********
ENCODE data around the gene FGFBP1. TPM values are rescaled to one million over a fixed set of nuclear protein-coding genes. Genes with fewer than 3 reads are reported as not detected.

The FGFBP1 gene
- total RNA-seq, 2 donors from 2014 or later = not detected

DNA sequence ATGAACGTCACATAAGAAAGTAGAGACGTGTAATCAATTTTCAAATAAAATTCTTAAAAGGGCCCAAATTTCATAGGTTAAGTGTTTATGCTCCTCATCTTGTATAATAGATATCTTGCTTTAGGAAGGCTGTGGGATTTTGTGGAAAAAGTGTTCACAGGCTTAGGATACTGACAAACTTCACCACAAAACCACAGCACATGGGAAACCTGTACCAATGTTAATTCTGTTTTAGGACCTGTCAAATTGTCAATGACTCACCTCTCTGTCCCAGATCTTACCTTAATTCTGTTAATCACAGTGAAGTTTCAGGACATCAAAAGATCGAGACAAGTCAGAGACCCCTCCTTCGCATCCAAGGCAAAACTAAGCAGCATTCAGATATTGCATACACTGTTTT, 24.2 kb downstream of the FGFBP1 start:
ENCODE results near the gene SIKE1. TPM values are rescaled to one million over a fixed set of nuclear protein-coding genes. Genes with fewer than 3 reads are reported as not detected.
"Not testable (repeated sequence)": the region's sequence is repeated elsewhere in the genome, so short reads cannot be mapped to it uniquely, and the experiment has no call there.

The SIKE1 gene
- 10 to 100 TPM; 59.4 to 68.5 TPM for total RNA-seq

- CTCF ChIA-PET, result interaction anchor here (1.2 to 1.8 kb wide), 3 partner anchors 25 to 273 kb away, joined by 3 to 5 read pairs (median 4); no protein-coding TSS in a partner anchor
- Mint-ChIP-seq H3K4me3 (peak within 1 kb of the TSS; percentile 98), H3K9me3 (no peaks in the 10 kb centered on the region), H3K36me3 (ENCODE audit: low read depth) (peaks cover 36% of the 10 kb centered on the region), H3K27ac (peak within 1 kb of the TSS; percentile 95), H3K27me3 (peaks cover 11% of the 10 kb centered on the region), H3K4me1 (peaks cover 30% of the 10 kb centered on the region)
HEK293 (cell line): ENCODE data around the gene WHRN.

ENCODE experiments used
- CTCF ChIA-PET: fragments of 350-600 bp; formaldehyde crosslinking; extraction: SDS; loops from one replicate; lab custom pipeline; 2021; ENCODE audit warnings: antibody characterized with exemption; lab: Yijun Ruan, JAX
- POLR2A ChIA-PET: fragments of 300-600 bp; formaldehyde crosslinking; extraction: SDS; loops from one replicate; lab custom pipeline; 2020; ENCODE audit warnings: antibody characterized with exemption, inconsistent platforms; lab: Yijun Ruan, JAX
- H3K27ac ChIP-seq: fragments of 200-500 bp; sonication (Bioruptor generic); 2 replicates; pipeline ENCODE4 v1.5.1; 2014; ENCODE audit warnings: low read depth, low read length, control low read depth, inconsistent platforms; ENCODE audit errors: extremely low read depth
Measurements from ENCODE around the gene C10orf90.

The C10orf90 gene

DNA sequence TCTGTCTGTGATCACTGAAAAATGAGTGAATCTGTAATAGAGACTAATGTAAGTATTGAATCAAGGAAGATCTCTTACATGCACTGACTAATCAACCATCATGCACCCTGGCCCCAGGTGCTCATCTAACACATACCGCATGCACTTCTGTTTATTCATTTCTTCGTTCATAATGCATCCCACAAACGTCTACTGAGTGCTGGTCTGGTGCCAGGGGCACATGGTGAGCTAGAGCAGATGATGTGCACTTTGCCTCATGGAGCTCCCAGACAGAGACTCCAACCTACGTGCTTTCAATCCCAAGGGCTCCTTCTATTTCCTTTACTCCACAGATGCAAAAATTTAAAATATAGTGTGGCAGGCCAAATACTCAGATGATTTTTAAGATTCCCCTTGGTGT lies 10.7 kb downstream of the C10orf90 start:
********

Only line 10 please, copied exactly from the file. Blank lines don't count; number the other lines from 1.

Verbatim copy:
- Mint-ChIP-seq H3K4me3 (peak within 1 kb of the TSS; percentile 98), H3K9me3 (no peaks in the 10 kb centered on the region), H3K36me3 (ENCODE audit: low read depth) (peaks cover 36% of the 10 kb centered on the region), H3K27ac (peak within 1 kb of the TSS; percentile 95), H3K27me3 (peaks cover 11% of the 10 kb centered on the region), H3K4me1 (peaks cover 30% of the 10 kb centered on the region)